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A paper seal used to be placed inside the distillery padlocks – so excisemen could see if the locks had been tampered with

The new generation

Second-generation excise officer – and Society member – Rod Cole says he and his colleagues still have a real passion for working with the whisky industry. He said: “There is still a glamour attached to working with Scotch whisky. A distillery is still a place of great

mystique for us. Although we do not often visit a distillery, when we do, we still enjoy

in the drinks business as UK brand ambassador for Glenfiddich – it must be in his blood! The house was lovely in the summer but, with its high ceilings and coal fires, it was bitterly cold in the winter, so I had to pay to have gas fires installed. When I left Cameronbridge in 1979, I became

the “fixed officer” at Glentauchers – returning to the distillery I had first worked at back in the late 60s. However, I was aware of the changes in the

wind during the early 1980s. The Thatcher government was reducing numbers in the civil service and I saw that our own people were not being replaced when they retired. So when the officer at Knockdhu retired, I had

to cover that distillery as well. I’d be at Knockdhu at 7am for the spirit charge and then start overseeing the cask filling until the Revenue assistant arrived. I would then leave for Glentauchers to do the same – then, at lunchtime, we swapped over. I loved working at Knockdhu as it was a small

distillery and everyone got on really well together, from the manager right down to the warehouse. There was a great friendly atmosphere there. One of the saddest days of my career was

in April 1983 when Knockdhu, the first-ever malt distillery operated by The Distillers Company [a leading Scottish drinks company, later part of United Distillers and now Diageo], ceased production and the staff were either paid off or re-located, including me. Around 1984, there was a big change which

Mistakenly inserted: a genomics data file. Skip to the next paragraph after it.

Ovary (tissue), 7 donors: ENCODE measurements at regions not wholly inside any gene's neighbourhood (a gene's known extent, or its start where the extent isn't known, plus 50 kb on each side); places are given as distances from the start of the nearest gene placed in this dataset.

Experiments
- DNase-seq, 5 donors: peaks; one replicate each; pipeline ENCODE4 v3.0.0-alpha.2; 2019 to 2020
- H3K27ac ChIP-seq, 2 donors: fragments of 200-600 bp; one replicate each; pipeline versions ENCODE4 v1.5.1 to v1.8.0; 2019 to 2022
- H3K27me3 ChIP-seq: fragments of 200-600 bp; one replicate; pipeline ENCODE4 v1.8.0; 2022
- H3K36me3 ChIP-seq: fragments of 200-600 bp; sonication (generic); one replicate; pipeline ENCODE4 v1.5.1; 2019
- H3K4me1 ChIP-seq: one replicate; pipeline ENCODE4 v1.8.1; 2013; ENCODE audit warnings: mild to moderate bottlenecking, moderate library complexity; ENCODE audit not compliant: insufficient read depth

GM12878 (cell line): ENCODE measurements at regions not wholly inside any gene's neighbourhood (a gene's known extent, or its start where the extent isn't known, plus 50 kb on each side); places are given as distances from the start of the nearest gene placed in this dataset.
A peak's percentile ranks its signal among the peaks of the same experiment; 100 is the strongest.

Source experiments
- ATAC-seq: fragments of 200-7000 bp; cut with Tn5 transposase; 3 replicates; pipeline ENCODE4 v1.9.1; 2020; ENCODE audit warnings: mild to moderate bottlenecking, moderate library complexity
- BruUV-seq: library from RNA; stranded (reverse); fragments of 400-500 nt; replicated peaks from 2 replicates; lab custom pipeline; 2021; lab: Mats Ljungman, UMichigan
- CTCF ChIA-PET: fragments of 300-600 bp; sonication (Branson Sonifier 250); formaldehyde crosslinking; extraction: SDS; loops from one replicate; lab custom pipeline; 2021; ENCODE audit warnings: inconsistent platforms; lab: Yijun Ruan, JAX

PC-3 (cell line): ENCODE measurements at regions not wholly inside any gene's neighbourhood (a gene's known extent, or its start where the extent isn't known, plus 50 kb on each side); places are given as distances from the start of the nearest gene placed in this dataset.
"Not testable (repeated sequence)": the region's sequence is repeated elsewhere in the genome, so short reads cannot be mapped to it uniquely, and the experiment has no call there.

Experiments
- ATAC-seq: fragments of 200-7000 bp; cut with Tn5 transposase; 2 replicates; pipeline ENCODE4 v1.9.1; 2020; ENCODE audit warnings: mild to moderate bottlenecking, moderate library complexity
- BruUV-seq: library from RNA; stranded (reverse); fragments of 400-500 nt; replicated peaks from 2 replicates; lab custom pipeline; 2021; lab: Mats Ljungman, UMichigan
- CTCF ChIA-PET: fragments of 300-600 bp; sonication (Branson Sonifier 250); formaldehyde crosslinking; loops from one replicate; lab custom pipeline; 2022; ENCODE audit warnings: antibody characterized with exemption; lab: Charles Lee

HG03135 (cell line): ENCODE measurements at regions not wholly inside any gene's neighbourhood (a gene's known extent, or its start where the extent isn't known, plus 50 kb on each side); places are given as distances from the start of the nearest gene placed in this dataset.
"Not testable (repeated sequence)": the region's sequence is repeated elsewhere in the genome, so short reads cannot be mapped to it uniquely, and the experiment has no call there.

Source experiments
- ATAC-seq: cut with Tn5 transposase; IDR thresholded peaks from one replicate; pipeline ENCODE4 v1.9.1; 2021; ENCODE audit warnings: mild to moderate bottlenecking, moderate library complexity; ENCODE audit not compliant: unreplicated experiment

saw all Excise staff move into a central office in Keith. Things then gradually began to be scaled


down to such an extent that I was later transferred to Aberdeen to work in VAT [value added tax]. It was a very sad day on New Year’s Eve

1986 when I had to say goodbye to my life as an exciseman in Speyside. It was a wrench for me, as I knew that I was going to miss all those wonderful friendly people. Returning to Knockdhu for this article, I was

delighted to meet the current manager, Gordon Bruce, a charming man, and to find a similar diligent and contented workforce as existed in my time there, but now under the auspices of Inverhouse, who took over the premises in 1988. While they survive, the future of their wonderful product, anCnoc, is in very safe hands. My only regret is that I am no longer a part of it.

the sights, sounds and smells of a working distillery.” Rod said today’s excise officer has a more in-depth knowledge of not only regulations and legislation than in the past, but also a greater technical understanding of the alcohol production and distribution process. He said: “We act more like consultants to the drinks companies than policeman, updating them with new regulations and working in partnership to check and verify every stage of the whisky production process.” Rod’s life has straddled the old and modern world of the exciseman: “I grew up as a young boy in a number of distilleries across Scotland while my father was working as an excise officer on site and so I’m proud to follow him into the job.”

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